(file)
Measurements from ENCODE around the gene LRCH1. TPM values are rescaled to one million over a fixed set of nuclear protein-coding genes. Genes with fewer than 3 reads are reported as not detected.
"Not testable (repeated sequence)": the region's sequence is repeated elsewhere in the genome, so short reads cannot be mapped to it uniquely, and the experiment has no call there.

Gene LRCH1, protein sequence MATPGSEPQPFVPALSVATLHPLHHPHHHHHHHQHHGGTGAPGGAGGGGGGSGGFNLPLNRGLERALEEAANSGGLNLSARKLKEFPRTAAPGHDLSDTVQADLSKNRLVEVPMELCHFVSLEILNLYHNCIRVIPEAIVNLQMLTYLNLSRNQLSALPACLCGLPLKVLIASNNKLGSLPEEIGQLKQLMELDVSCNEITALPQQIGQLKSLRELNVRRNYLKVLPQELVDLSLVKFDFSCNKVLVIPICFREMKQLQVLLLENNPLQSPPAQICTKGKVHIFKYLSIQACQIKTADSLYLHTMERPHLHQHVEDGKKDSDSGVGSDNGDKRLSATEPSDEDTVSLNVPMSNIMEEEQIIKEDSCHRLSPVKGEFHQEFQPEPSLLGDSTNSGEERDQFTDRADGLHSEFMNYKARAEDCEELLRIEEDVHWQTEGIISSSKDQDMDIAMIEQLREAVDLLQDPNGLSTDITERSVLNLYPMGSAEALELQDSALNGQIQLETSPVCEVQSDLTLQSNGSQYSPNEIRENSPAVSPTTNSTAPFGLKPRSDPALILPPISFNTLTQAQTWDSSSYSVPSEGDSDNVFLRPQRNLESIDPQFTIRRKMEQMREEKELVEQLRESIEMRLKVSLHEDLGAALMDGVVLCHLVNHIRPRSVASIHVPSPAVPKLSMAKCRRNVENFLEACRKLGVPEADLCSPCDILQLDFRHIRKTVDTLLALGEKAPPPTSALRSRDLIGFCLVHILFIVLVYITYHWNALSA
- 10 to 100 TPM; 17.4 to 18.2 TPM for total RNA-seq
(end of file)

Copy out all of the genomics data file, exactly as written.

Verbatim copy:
Measurements from ENCODE around the gene LRCH1. TPM values are rescaled to one million over a fixed set of nuclear protein-coding genes. Genes with fewer than 3 reads are reported as not detected.
"Not testable (repeated sequence)": the region's sequence is repeated elsewhere in the genome, so short reads cannot be mapped to it uniquely, and the experiment has no call there.

Gene LRCH1, protein sequence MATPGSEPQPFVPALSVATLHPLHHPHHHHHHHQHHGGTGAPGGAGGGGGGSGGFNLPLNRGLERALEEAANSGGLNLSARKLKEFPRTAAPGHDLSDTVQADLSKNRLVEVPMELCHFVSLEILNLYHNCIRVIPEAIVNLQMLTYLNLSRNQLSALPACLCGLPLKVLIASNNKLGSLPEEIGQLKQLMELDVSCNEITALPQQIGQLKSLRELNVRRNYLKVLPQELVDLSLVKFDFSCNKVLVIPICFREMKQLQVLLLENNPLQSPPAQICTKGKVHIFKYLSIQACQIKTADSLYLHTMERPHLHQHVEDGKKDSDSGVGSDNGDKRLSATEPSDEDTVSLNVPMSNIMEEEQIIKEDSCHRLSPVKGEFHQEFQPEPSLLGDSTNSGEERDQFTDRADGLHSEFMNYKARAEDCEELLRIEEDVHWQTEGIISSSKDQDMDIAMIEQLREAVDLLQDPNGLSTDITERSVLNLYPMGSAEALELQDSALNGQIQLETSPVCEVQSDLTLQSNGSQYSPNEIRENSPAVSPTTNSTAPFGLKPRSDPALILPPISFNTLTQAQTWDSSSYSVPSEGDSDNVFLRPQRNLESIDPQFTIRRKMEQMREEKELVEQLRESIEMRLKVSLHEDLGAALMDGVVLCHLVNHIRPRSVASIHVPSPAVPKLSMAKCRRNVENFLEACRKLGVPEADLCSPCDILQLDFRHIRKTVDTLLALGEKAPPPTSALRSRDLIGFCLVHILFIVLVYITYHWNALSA
- 10 to 100 TPM; 17.4 to 18.2 TPM for total RNA-seq